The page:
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University Park, PA 16802
My work examines the underlying mechanisms for spatial heterogeneities in host disease burden and risk across spatial scales, from regional dynamics to seasonal outbreaks in cities, rural villages, and across borders by assessing regional variations in movement and contact patterns relating to outbreaks and access to health care.
Changes in local population density and patterns of human movement are critical elements of disease dynamics that are often overlooked in both theoretical analyses and field studies because they can be extremely difficult to measure, particularly at epidemiologically relevant spatial and temporal scales.
While classical sociological and anthropological methods can characterize social determinants of epidemiological patterns, they can be ill suited for epidemiological studies and public health policy-making due to infrequent data collection and small sample sizes. To address this gap, my work synthesizes ideas from anthropology, biology, and geography to develop methods for identifying routes of movement and measuring rapid changes in population density. These represent key social and biological determinants of the spread and persistence of infectious diseases that weigh heavily on the efficacy of public health interventions but remain understudied.
Changes in the characteristics of human settlements can be seen either as determinants of health outcomes or as reactions to disruptive events. In the former scenario, human movement affects the risk of disease exposure and patterns of transmission as well as access to vaccination and health care services; in the latter, disease outbreaks, natural disasters, or political instability trigger human movement, displacement, or health care seeking behavior. Understanding both of these important aspects of human movement can aid in the development and refinement of predictive and reactive tools for public health interventions. Working with ministries of health, locally operating NGOs, and community leaders, I use satellite imagery and mobile phone usage data to measure large-scale movement and its impacts on health measures and surveys to ground-truth these findings.
Active study sites: Kaokoveld, Namibia; Niamey, Niger; Detroit, Michigan
Human movement measured from satellite imagery, mobile phone usage, and surverys; access to health care; and transmissible pathogens that impact humans including measles, meningitis, Herpes Simples I and II, microbiota, and others.
Bharti, N., Djibo, A., Grais, R., Tatem, A., Grenfell, B., Ferrari, M. (2016) Measuring populations to improve vaccination coverage. Scientific Reports 6:34541, DOI: 10.1038/srep34541
Bharti, N., Lu, X., Bengtsson, L., Wetter, E., Tatem, A. Remotely measuring populations during a crisis by overlaying two data sources. (2015) International Health 7(2):90-98. doi: 10.1093/inthealth/ihv003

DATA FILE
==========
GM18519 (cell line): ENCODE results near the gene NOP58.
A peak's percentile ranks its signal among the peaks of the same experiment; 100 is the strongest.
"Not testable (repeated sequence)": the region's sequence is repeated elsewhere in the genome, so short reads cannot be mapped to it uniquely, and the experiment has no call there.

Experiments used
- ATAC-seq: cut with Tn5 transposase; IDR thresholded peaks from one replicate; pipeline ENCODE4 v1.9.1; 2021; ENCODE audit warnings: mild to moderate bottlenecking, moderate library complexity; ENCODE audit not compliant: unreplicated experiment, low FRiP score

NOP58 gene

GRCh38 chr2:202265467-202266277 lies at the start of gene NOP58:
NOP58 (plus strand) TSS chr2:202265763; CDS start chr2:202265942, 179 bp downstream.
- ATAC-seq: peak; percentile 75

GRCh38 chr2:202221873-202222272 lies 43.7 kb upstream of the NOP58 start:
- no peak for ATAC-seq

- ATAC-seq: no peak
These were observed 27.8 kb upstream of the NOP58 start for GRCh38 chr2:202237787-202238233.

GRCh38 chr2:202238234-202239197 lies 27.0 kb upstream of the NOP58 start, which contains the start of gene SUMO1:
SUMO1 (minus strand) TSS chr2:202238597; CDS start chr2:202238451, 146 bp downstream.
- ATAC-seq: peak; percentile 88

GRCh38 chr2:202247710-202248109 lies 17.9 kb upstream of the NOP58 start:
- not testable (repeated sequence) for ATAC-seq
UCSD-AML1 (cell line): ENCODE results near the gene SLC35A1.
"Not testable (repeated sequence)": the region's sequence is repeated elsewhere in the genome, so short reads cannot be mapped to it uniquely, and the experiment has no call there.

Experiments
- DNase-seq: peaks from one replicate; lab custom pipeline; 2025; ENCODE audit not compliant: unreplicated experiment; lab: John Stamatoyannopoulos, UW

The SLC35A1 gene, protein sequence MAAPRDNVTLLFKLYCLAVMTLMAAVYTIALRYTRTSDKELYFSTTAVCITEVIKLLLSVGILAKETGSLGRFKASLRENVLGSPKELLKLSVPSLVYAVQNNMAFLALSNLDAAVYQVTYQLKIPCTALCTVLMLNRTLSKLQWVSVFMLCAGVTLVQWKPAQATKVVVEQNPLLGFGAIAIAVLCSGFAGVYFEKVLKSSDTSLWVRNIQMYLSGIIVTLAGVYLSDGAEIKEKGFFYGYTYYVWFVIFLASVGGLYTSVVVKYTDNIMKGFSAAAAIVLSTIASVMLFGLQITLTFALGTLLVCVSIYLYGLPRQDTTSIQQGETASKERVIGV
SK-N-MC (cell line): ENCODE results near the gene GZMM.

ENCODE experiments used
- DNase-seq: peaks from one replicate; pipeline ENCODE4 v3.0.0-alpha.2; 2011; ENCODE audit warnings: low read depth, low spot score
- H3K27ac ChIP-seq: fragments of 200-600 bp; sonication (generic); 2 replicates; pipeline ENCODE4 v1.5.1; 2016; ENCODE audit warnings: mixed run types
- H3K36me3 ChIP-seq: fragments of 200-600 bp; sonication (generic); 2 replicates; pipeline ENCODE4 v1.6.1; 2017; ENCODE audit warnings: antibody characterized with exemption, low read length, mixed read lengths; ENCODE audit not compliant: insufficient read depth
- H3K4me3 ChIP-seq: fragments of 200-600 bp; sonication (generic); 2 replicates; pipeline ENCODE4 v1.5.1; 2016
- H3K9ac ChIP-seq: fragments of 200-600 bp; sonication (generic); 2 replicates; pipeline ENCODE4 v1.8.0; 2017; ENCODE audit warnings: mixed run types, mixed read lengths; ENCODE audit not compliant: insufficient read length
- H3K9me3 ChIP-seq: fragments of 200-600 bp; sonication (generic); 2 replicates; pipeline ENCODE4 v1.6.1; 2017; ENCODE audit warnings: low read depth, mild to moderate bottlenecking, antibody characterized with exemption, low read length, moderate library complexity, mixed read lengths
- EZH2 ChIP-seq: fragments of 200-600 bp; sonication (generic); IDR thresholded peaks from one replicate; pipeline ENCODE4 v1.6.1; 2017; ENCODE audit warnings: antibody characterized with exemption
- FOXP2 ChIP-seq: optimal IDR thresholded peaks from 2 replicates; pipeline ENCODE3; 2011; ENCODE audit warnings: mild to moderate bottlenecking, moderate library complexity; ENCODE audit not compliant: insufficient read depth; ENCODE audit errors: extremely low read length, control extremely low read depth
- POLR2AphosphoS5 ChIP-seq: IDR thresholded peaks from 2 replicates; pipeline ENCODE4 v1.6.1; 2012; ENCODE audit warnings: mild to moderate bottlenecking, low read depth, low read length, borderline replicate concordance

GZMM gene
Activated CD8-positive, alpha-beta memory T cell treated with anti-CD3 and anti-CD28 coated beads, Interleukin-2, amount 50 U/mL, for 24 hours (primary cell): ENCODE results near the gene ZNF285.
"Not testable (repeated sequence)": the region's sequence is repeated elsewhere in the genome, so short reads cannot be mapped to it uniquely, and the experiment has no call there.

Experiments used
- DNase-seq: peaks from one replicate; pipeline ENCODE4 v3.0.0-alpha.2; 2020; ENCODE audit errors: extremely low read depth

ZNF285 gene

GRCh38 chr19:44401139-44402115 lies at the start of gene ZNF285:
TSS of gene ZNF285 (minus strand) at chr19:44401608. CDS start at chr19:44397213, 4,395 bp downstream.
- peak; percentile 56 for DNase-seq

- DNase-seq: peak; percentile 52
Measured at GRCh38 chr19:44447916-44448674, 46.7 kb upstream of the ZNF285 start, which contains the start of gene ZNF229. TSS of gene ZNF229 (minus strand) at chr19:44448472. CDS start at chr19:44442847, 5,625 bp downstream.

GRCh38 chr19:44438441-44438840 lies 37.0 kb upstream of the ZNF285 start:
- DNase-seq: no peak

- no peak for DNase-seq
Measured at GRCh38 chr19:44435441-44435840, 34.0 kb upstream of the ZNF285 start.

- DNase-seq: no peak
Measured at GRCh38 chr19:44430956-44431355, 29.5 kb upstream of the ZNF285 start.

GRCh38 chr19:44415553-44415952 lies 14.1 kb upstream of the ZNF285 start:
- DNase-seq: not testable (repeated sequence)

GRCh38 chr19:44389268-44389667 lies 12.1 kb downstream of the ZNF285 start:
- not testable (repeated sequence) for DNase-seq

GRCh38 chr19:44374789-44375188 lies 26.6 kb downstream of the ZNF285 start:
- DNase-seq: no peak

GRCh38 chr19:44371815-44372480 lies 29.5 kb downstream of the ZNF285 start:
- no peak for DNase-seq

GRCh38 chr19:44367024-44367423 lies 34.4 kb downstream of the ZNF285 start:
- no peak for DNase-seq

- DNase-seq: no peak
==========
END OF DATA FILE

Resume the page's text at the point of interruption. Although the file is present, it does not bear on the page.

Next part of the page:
Halloran, M.E, Vespignani, A., Bharti, N., Feldstein LR, Alexander KA, Ferrari MJ, Shaman J, Drake JM, Porco T, Eisenberg JNS, Del Valle SY, Lofgren E, Scarpino SV, Eisenberg MC, Gao D, Hyman JM, Eubank S, Longini RM. (2014) Ebola: Mobility data. Science 346(6208):433
Bharti, N. (2014) The importance of movement in environmental change and infectious disease. Institute of Medicine's Forum on Microbial Threats workshop summary on The Influence of Global Environmental Change on Infectious Disease Dynamics.
Lu, X., Wetter, E., Bharti, N., Tatem, A., Bengtsson, L. (2013) Approaching the limits of predictability in human mobility. Nature, Scientific Reports. 3(2923):1-9. doi:10.1038/srep02923
Tatem, A., Adamo, S., Bharti, N., Burgert, C., Castro, M., Dorelien, A., Fink, G., Linard, C., Mendelsohn J., Montana, L., Montgomery, M., Nelson, A., Noor, A., Pindolia, D., Yetman G., and Balk, D. (2012) Mapping populations at risk: improving spatial demographic data for infectious disease modeling and metric derivation. Population Health Metrics 10(8):1-14 doi:10.1186/1478-7954-10-8 Review Article
Bharti, N., Tatem A., Ferrari, M., Grais, R., Djibo, A., Grenfell, B. (2011) Explaining seasonal fluctuations of measles in Niger using nighttime lights imagery. Science 334(6061):1424-1427. doi: 10.1126/science.1210554
Bharti, N., Broutin, H., Ferrari, M., Grais, R., Djibo, A., Tatem, A., Grenfell, B. (2011) Spatial dynamics of meningitis in Niger: observed patterns in comparison with measles. Epidemiology and Infection doi:10.1017/S0950268811002032
Metcalf, C.J.E., Bjornstad, O.N., Ferrari, M.J., Klepac, P., Bharti, N., Lopez-Gatall, H., Grenfell, B.T. (2010) The epidemiology of rubella in Mexico: seasonality, stochasticity, and regional variation. Epidemiology and Infection 139:1029-1038.
Ferrari, M., Djibo, A., Grais, R.F., Bharti, N., Grenfell, B.T., Bjornstad, O.N. (2010) Rural-urban gradient in seasonal forcing of measles transmission in Niger. Proc Biol Sci 277(1695):2775-82.
Bharti, N., Djibo, A., Ferrari, M., Grais, R., Tatem, A., McCabe, C., Bjornstad, O., Grenfell, B. (2010) Measles hotspots and epidemiological connectivity in Niger. Epidemiology and Infection, 38(9):1308-16. doi: 10.1017/S0950268809991385
Bharti, N., Xia, Y., Bjornstand, O., Grenfell, B. (2008) Measles on the edge: coastal heterogeneities and disease modeling. PloS ONE 3(4): e1941. doi:10.1371/journal.pone.0001941
Ferrari, M., Grais, R., Bharti, N., Conlan, A., Bjornstand, O., Wolfson, L., Guerin., P., Djibo, A., Grenfell, B. (2008) The dynamics of measles in sub-Saharan Africa. Nature 451, 679-684. doi:10.1038/nature06509
Finkelman, B., Viboud, C., Koelle, K., Ferrari, M., Bharti, N., Grenfell, B. (2007) Global patterns in seasonal activity of influenza A/H3N2, A/H1N1, and B from 1997 to 2005: Viral coexistence and latitudinal gradients. PloS ONE 2(12): e1296. doi:10:1371/journal.pone.0001296